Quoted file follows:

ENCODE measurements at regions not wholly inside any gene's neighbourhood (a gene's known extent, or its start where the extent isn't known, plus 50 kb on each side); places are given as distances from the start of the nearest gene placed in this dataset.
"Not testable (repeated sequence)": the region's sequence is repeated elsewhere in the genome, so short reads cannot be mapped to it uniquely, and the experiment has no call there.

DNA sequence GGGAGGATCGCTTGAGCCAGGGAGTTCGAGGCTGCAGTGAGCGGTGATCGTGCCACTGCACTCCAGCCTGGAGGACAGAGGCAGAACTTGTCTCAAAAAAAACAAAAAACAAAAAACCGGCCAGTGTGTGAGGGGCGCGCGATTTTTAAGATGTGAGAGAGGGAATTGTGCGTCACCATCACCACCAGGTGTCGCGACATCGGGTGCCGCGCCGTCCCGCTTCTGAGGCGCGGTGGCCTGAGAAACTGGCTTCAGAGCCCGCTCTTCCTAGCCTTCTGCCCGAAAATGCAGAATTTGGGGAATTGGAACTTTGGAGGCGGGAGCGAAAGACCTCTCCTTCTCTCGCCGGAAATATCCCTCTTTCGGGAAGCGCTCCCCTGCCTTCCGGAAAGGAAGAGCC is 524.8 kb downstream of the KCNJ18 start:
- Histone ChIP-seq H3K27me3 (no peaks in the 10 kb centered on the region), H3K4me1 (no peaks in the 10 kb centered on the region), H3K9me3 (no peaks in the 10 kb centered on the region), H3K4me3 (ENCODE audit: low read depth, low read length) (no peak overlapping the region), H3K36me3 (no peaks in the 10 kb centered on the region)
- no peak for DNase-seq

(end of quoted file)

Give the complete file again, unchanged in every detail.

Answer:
ENCODE measurements at regions not wholly inside any gene's neighbourhood (a gene's known extent, or its start where the extent isn't known, plus 50 kb on each side); places are given as distances from the start of the nearest gene placed in this dataset.
"Not testable (repeated sequence)": the region's sequence is repeated elsewhere in the genome, so short reads cannot be mapped to it uniquely, and the experiment has no call there.

DNA sequence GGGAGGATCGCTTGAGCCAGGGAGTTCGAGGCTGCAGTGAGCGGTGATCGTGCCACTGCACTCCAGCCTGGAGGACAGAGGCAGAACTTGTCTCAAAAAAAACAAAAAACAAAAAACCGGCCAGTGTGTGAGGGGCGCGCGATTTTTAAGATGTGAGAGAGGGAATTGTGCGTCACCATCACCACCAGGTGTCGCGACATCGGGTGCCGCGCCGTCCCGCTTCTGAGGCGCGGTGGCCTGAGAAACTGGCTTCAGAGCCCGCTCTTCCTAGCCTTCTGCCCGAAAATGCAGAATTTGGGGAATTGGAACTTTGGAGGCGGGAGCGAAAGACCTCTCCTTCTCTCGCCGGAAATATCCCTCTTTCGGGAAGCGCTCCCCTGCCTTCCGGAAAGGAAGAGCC is 524.8 kb downstream of the KCNJ18 start:
- Histone ChIP-seq H3K27me3 (no peaks in the 10 kb centered on the region), H3K4me1 (no peaks in the 10 kb centered on the region), H3K9me3 (no peaks in the 10 kb centered on the region), H3K4me3 (ENCODE audit: low read depth, low read length) (no peak overlapping the region), H3K36me3 (no peaks in the 10 kb centered on the region)
- no peak for DNase-seq